Women CEOs on how they smashed the glass ceiling

Women are still woefully underrepresented in CEO roles. Here, four women CEOs share their advice for making it to the head of the C-suite.

Women CEOs on how they smashed the glass ceiling
[Photo: XiXinXing/iStock]

The number of women leading Fortune 500 companies in 2017 broke a record at 6.4%, or 32 women in the top spot at companies on the list. But when the 2018 list was released in May, that number toppled with just 4.8% of listed companies led by women.


“Women in the Workplace 2018,” a report McKinsey & Company and found troubling data well before women reach the top. Women earn more bachelor’s degrees than men, and ask for promotions, negotiate compensation, and stay in the workforce at the same rates as men. But, they’re also less likely to be hired for manager roles and face a bigger gap when it comes to being promoted into manager roles. For every 100 men promoted to manager, just 79 women are. And the news is worse for women of color. “Most notably, for every 100 men promoted to manager, 60 black women are,” the report found. Largely because of these gender gaps, men end up holding 62% of manager positions, while women hold only 38%.

Find the right fit

Until companies improve their diversity efforts, women need to first seek out organizations committed to diversity and developing women as leaders, says Stacey Caywood, CEO of Wolters Kluwer Legal & Regulatory, a $1 billion global legal and compliance firm with roughly 3,500 employees.

“I think it’s really important for everyone, maybe in particular for women, to make sure that you’re really looking at an organization that has strong alignment with your own values,” she says.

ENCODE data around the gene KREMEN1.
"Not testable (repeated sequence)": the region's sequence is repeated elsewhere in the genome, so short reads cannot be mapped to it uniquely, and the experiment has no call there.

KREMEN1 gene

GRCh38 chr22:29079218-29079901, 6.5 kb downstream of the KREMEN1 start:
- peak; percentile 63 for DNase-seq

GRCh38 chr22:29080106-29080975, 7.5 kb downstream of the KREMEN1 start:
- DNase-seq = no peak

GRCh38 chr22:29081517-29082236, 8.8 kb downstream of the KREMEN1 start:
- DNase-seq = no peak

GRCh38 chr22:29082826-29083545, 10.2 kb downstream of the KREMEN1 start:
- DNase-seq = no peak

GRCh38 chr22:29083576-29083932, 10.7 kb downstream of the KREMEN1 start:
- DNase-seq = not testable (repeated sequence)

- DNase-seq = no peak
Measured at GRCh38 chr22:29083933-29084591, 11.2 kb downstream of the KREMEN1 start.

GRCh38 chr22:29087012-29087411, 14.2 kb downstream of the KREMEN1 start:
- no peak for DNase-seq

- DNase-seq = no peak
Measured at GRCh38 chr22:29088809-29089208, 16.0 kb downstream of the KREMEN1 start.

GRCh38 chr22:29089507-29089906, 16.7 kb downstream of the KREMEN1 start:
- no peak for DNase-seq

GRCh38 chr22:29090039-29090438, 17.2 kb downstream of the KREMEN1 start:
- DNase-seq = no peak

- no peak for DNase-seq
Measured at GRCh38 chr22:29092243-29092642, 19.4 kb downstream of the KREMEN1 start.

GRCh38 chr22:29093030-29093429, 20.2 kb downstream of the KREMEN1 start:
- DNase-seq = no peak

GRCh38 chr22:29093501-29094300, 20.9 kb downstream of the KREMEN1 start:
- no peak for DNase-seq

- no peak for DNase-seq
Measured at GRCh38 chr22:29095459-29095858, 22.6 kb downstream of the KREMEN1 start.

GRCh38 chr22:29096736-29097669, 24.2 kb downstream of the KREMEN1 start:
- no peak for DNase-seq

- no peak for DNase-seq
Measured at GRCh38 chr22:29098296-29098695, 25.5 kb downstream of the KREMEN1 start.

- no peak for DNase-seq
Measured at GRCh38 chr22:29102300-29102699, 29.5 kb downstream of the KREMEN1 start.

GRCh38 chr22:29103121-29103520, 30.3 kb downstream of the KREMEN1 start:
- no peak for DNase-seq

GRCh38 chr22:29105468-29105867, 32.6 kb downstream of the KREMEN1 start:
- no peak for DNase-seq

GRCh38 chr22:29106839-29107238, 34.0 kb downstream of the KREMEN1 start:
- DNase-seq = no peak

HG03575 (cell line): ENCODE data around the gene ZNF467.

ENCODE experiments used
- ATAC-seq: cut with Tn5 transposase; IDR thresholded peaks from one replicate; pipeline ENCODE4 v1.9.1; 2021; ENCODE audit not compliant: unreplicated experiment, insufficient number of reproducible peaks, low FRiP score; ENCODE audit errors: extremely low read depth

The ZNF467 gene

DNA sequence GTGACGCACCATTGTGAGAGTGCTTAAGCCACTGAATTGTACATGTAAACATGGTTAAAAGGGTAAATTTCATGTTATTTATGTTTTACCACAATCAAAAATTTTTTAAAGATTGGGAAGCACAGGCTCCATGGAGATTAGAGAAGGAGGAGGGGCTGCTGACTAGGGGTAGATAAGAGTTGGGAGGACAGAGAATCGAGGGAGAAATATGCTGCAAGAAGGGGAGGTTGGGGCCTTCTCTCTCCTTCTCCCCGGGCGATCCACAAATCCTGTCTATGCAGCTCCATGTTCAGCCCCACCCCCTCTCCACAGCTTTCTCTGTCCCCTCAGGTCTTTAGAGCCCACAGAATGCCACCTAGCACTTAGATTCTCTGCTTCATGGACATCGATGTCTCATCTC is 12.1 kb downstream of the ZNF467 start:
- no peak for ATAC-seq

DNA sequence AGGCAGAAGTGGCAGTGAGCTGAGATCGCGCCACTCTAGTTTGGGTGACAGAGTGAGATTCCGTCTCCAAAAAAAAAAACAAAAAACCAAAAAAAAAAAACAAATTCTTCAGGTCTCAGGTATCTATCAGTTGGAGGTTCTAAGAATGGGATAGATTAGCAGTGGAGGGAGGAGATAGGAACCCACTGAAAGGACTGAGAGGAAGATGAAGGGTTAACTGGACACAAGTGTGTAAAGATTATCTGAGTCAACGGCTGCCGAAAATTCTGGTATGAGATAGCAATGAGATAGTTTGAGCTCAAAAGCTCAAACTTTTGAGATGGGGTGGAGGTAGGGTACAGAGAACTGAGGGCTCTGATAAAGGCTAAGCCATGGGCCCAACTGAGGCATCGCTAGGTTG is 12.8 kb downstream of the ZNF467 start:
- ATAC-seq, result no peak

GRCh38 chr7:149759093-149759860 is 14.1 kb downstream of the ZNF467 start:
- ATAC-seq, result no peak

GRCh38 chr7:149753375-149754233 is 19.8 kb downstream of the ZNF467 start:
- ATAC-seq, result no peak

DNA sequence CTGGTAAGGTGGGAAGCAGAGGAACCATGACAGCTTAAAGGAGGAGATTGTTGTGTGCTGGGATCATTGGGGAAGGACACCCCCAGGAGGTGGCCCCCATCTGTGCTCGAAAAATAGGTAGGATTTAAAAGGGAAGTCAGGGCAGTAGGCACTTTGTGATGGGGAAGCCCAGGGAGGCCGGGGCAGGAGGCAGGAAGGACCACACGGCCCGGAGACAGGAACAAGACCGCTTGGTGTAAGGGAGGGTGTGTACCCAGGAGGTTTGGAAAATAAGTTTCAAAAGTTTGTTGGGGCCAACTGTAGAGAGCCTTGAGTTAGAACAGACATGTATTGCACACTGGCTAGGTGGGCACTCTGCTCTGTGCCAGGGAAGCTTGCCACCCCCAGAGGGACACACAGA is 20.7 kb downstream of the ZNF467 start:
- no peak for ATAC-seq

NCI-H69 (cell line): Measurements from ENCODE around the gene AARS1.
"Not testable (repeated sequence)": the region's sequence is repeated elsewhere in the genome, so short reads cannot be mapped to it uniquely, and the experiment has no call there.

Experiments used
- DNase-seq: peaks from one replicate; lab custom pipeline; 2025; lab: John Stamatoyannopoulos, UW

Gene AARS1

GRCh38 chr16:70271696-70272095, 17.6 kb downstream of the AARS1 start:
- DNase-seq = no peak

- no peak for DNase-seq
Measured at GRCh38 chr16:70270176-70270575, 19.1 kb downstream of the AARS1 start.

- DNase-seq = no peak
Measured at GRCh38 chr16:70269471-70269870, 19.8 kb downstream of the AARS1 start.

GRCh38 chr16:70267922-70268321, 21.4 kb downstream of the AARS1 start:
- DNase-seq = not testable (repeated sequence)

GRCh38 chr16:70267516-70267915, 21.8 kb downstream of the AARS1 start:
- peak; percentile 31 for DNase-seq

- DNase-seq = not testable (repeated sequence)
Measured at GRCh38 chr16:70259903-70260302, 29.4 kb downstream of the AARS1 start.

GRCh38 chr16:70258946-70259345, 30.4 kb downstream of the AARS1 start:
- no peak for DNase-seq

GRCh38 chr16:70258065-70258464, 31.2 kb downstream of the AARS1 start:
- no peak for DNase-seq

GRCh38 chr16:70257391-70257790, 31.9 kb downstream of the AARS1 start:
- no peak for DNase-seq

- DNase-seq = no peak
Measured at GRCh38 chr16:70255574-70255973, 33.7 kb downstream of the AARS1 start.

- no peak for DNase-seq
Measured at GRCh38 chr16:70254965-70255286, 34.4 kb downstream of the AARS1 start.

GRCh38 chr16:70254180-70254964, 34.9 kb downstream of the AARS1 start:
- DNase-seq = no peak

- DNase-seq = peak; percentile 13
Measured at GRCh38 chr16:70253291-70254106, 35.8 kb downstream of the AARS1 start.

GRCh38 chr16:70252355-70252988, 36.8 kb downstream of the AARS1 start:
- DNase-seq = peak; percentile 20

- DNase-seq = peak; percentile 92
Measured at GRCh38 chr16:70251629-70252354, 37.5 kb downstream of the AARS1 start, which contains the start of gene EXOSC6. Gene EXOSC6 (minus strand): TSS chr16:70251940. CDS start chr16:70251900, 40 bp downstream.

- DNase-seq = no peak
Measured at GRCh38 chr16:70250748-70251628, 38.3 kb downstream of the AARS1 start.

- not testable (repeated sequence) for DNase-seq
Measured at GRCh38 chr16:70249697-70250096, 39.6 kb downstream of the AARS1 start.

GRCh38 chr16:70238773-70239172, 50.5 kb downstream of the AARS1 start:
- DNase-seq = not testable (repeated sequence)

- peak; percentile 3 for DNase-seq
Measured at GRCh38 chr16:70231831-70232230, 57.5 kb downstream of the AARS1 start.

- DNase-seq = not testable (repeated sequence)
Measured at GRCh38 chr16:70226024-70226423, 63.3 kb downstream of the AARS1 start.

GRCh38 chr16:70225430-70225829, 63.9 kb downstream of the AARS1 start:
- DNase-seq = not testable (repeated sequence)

Beyond finding the right environment to grow, women can be savvy about their own leadership development. Caywood and three other formidable women who landed the top spot at their companies weigh in with advice on becoming a top CEO candidate.

Grow strategically—and boldly

Good CEOs understand every aspect of a company’s operations, so your career trajectory will look more like a lattice than a straight line. You need to learn different functions, says Diane Dietz, president and CEO of Rodan & Fields, a $1.5 billion direct sales skincare and beauty products company with more than 700 employees.


Dietz herself is a good example. She held an executive role at grocery giant Safeway, overseeing all aspects of operations, and spent 18 years with Procter & Gamble, where she oversaw a turnaround of the Crest brand. Even with her vast experience, after Safeway was purchased by a private equity firm, she began looking for president roles before a mentor asked her why she was looking for “another number-two role.” That helped Dietz realize she was ready to think bigger.

“I think men sometimes are more willing to say, ‘Well, I’m gonna go for it.’ And sometimes they’re not even as qualified as the woman who is saying, ‘I’m not ready yet,'” she says.

Embrace risk

Taking the tough assignments—overseeing a struggling business line or managing an overseas assignment, for example—means you’re going to fail sometimes, too. But it’s important to own those failures and not sweep them under the rug, says Carol Lavin Bernick, former executive chairman of Alberto-Culver, which her family sold to Unilever in 2011 for $3.7 billion. Bernick is now CEO of Polished Nickel Capital Management, a private company with diversified holdings, and author of Gather as You Go: Sharing Lessons Learned Along the Way.